This is an independent case study; I don’t work for or represent Massimo Dutti.
Improve and simplify check-out flow for Massimo Dutti app, a clothing producer and retailer. This process involved research and design efforts.
*you can see all redesigned screens in HI-FI mockups or CLICKABLE PROTOTYPE sections
The challenge was to understand user’s response to the current Massimo Dutti mobile app, discover pain points and propose a solution to improve their experiences. I started the process with guerrilla usability testing to understand current problems. During the following phases, I used affinity mapping to determine priorities and created prototypes to validate the redesign.
By thinking deeply about usual user needs, I created two tasks for my usability test:
1. Choose one sweater and pants by your size, review and edit your Shopping Cart (delete the first item and change the quantity of the second one). Check-out.
2. Check the status of the returned item, see whether money was refunded.
GUERRILLA USABILITY TESTING
I conducted 8 guerrilla usability tests in coffee shops in San Francisco to uncover common pain points while using the IOS app.
Massimo Dutti has a good app, but a quick usability testing reveals that users are struggling with some issues while using it.
After all the pain points were gathered, I noted the insights on sticky notes and grouped them by user. Then, I used affinity mapping to organize related pain points into categories so I could identify common themes.
The sorting process surfaced that 4 main pain points are connected with the checkout flow:
As the checkout flow is very important for business as well as for customers, I decided to focus on these pain points.
Based on the established pain points, I sketched multiple options to test and see how to optimize the user experience by initiating minimal changes. During the process of redesign, I continued referring to the target audience, company mission, revenue model and my goal to focus on how to improve the user experience rather than making design changes. After a few rounds of iterations, I came to a good place with the solutions.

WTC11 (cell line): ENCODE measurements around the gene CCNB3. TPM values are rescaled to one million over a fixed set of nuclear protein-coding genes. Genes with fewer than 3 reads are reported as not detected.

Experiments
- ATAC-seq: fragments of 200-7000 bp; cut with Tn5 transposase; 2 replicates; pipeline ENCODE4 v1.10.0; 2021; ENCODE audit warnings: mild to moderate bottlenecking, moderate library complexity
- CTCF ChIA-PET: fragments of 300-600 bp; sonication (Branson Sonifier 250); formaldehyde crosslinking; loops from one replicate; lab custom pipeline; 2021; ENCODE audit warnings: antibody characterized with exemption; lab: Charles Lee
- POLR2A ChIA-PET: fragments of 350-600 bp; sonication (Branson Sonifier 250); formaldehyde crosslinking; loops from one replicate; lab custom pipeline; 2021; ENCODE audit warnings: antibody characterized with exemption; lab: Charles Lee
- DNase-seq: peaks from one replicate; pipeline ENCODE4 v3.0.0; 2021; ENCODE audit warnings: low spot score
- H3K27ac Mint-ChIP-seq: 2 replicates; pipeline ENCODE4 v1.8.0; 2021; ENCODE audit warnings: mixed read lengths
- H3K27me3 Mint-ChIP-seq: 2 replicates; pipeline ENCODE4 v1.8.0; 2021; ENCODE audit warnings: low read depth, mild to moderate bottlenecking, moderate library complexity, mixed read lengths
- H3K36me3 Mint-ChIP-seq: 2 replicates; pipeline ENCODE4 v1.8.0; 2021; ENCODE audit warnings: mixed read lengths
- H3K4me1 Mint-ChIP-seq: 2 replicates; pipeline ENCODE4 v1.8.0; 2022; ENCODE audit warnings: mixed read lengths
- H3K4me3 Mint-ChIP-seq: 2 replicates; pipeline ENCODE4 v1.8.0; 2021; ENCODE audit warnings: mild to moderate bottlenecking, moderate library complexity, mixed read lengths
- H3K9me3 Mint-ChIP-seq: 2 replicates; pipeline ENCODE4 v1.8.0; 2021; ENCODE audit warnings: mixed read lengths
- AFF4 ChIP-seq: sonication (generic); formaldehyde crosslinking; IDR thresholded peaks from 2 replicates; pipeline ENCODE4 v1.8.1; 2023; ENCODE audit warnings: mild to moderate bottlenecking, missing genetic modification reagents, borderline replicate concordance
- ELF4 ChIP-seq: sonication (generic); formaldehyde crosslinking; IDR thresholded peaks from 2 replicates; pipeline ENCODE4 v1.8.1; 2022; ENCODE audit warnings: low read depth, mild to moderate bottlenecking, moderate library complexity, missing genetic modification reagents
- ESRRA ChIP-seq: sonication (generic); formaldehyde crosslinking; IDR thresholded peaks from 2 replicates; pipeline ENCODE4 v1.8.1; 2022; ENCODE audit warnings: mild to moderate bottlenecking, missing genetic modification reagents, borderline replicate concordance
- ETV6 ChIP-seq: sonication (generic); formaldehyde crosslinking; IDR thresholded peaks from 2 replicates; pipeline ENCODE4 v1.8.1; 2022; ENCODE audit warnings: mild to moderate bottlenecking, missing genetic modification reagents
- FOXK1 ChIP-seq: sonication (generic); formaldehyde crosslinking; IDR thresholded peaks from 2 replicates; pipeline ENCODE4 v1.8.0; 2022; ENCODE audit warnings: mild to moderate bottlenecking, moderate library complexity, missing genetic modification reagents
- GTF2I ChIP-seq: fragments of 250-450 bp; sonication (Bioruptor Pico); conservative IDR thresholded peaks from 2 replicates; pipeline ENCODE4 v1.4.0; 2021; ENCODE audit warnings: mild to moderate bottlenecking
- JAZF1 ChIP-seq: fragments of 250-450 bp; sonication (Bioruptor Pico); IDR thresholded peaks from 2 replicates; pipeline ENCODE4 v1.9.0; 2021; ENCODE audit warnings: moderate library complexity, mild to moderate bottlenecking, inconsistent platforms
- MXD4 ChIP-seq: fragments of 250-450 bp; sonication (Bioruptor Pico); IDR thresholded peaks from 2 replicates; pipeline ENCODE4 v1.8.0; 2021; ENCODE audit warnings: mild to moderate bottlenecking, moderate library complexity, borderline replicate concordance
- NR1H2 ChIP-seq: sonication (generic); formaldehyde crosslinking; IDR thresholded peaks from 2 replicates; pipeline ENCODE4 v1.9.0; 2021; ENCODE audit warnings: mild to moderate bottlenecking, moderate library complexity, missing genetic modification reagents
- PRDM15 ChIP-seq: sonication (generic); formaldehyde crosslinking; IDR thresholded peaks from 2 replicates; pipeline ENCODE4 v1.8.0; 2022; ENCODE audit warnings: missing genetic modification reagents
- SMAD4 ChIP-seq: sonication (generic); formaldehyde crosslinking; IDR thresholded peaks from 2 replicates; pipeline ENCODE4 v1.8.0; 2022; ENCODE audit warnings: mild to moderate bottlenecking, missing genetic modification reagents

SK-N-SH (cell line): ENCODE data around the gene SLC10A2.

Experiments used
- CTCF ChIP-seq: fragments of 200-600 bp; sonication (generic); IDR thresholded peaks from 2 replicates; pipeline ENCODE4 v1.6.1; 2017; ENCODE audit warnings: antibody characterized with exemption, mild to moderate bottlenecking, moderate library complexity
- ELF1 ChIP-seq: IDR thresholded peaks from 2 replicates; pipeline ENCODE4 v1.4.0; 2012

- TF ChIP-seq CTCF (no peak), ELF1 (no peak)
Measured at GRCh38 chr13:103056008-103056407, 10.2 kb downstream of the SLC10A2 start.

Moving forward with the process, I turned my Lo-Fi sketches into Hi-Fi prototypes. Below is the screen comparison showing before and after side by side.
After two weeks of user research, analysis and redesign, I was able to validate the assumptions and changes I had made. I did this by testing my clickable prototype with 8 new users. The results are:
To demonstrate the proposed flow when users checking-out, I generated a clickable prototype.
While my own concerns about the app (combined with my friends’ complaints) ignited interest in this study, my findings in usability testing differed. I expected other users to have similar concerns to my own, but in my observations, users experienced a different set of obstacles I hadn’t originally foreseen.
In the end, this study taught me to avoid holding tight to my original hypotheses. By adapting quickly to users’ real needs and pivoting when necessary, I identified and solved real problems.